•   variance is greater than 2% of the relevant categories. In the case of the Cash Flow Statement, it is total equity.

Operating Activities – Cash used

The variance against suppliers is due to the transition to AASB 16 where lease payments have been recognised as principle repayments under financing activities in cash used.

Investing Activities – Cash used

The variance against cash used for investing activities was due to lower than expected cash outflows relating to ICT projects.

Financing Activities – Cash used

The variance against suppliers is due to transition to AASB 16 where lease payments have been recognised as principle repayments under the financing activities which under previous standard were categorised as supplier payments.

Administered Schedule of Comprehensive Income

for the period ended 30 June 2020

Notes

2020

$'000

2019

$'000

Original Budget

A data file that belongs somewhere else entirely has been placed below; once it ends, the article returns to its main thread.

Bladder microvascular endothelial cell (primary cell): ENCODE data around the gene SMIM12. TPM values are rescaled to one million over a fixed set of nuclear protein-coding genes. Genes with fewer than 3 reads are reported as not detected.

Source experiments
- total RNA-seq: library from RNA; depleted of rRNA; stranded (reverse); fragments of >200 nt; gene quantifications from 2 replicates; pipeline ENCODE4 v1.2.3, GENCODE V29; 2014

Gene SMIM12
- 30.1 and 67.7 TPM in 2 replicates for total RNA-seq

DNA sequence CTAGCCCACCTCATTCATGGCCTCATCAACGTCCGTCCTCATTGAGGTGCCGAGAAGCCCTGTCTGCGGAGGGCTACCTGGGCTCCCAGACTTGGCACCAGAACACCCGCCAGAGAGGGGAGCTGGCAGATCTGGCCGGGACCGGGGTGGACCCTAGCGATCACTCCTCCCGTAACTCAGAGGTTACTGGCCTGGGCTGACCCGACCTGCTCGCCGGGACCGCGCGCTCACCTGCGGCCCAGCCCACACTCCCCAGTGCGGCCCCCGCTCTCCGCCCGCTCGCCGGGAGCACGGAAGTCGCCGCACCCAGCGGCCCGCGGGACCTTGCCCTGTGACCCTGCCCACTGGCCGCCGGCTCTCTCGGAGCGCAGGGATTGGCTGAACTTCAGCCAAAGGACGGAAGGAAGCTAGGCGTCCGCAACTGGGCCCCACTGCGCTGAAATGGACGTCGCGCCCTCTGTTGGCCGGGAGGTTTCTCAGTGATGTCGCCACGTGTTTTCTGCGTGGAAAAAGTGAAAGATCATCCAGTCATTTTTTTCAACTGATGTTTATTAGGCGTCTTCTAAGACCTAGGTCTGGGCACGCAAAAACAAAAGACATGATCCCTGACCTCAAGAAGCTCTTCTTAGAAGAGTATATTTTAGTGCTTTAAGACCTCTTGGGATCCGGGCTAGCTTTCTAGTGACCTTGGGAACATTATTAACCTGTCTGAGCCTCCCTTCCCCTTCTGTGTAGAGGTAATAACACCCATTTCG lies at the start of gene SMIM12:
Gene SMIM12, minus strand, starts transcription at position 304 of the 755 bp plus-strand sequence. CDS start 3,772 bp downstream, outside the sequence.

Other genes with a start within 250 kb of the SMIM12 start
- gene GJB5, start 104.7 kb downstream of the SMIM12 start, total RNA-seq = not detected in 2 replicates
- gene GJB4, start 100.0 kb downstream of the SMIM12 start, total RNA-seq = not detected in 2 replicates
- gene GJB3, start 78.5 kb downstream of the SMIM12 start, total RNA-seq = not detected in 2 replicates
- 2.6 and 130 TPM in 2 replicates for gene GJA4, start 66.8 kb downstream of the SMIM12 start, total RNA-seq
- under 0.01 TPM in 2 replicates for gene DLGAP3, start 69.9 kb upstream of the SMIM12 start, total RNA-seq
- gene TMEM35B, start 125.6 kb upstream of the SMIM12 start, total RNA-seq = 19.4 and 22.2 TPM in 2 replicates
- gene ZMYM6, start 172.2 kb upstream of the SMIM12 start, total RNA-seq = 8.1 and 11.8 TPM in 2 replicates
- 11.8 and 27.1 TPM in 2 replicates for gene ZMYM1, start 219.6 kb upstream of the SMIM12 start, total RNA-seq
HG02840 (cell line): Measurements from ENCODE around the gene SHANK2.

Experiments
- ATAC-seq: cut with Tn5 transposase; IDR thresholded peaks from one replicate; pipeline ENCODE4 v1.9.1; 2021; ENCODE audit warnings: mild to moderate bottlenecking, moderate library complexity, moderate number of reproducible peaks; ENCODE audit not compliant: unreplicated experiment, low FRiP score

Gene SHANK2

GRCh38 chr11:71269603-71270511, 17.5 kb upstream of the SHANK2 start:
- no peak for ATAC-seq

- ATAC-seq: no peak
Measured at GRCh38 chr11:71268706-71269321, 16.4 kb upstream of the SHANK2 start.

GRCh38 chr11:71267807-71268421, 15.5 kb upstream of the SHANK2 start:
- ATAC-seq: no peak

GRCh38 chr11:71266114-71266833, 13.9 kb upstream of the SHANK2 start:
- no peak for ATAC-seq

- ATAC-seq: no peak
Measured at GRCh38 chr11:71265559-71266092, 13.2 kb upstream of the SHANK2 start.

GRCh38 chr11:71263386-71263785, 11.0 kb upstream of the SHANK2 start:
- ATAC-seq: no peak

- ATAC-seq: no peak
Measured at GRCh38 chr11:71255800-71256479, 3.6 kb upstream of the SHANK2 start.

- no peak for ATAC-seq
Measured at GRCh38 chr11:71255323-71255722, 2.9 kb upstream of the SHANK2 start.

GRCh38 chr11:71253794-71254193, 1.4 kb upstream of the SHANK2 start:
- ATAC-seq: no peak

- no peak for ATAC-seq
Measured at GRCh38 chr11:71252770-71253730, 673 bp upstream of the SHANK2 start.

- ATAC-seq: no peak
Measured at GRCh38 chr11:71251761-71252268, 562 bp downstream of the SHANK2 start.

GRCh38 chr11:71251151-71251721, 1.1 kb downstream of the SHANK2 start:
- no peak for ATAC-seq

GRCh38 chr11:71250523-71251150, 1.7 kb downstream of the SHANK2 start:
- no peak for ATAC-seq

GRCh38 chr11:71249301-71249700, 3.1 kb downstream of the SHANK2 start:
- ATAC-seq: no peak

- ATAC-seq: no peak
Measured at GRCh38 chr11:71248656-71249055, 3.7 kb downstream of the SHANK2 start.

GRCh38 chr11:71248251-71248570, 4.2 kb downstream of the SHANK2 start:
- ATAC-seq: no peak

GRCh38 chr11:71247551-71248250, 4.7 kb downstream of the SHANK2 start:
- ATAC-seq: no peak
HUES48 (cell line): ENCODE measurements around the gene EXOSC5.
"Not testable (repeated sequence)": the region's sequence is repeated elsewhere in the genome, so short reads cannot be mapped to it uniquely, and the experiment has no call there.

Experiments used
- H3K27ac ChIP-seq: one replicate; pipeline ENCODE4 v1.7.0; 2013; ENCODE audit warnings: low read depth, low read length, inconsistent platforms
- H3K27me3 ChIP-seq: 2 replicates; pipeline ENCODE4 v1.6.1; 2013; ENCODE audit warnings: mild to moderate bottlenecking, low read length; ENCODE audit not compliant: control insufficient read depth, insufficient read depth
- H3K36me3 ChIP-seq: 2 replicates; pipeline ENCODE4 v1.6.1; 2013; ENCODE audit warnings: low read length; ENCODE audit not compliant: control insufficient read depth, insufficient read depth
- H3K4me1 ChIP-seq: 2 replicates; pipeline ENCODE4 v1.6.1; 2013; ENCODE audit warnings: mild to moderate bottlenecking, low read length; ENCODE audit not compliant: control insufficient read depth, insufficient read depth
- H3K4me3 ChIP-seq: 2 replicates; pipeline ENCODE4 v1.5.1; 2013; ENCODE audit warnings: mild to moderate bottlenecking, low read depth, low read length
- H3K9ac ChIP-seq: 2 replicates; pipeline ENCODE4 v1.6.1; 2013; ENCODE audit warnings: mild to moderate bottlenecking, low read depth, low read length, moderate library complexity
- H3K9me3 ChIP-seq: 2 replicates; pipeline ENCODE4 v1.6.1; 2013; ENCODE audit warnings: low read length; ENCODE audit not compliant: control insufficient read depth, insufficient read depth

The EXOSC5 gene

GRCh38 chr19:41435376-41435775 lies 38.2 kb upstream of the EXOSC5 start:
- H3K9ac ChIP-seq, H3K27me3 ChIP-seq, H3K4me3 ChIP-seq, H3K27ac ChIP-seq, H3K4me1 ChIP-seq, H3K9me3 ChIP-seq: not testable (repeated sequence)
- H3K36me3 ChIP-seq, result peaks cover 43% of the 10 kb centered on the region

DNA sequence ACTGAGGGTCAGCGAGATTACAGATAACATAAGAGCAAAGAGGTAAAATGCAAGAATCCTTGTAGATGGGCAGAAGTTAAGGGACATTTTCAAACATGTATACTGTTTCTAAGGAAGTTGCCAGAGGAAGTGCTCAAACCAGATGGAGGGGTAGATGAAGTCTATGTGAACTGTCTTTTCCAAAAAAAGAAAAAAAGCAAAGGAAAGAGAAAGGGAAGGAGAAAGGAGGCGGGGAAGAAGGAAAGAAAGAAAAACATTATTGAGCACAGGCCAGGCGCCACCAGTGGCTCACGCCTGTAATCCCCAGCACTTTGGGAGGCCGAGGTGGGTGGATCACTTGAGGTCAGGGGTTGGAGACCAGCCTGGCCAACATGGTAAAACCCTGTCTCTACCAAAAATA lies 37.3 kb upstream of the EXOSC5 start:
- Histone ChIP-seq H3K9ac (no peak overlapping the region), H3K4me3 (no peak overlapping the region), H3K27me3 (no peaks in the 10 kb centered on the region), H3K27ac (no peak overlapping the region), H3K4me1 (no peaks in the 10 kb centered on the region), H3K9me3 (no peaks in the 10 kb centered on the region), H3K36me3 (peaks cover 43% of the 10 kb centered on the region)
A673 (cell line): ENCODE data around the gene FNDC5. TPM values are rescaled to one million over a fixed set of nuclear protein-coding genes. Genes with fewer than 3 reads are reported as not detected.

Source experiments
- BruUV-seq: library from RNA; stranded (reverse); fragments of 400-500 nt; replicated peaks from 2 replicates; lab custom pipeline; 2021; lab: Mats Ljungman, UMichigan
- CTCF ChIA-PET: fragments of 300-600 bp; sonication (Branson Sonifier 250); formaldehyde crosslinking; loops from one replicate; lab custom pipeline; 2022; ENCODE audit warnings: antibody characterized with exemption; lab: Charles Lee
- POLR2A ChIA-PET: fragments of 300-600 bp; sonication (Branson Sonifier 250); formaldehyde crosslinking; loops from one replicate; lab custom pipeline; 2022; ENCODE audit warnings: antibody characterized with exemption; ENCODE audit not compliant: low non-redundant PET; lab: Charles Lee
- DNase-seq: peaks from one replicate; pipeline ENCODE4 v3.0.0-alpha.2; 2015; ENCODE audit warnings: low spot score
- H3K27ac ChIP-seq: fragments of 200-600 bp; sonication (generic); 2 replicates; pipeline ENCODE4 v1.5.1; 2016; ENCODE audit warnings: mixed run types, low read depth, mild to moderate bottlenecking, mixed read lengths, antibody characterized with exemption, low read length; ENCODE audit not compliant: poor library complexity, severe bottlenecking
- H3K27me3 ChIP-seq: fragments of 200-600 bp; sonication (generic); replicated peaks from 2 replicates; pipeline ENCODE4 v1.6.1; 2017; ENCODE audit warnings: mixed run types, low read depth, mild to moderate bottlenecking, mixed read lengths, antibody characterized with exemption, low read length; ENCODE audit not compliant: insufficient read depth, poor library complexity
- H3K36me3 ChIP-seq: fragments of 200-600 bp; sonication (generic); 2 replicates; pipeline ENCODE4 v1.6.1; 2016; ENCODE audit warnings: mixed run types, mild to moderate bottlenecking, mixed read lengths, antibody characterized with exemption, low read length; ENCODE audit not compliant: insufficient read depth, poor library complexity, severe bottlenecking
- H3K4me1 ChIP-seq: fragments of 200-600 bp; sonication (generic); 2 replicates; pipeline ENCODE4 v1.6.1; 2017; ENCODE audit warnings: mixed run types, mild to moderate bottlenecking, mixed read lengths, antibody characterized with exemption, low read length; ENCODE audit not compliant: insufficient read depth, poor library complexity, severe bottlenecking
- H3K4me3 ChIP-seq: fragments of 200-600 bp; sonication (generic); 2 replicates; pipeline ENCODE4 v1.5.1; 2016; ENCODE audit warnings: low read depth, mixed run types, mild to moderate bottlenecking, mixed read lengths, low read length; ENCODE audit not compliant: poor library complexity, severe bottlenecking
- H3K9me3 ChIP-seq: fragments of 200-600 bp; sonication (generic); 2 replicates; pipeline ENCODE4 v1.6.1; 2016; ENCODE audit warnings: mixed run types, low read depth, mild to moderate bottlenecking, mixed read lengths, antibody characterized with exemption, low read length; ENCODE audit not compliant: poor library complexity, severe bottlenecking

$'000

NET COST OF SERVICES

Expenses

Application refunds paid

2.1A

477

463

500

Total expenses

477

463

500

Income

Revenue

Non-taxation revenue

Application fees received

2.2A

1,141

1,174

1,078

Total non-taxation revenue

1,141

1,174

1,078

Total revenue

1,141

1,174

1,078

Total income

1,141

1,174

1,078

Net contribution by services

664

711

578

Surplus

664

711

578

The above schedule should be read in conjunction with the accompanying notes.

Administered Schedule of Assets and Liabilities

Notes

2020

$’000

2019

$’000

Original Budget

$’000

LIABILITIES

Provisions

Application fees liabilities

4.2A

(270)

-

-

Total provisions

(270)

-

-

Total liabilities administered on behalf of Government

(270)

-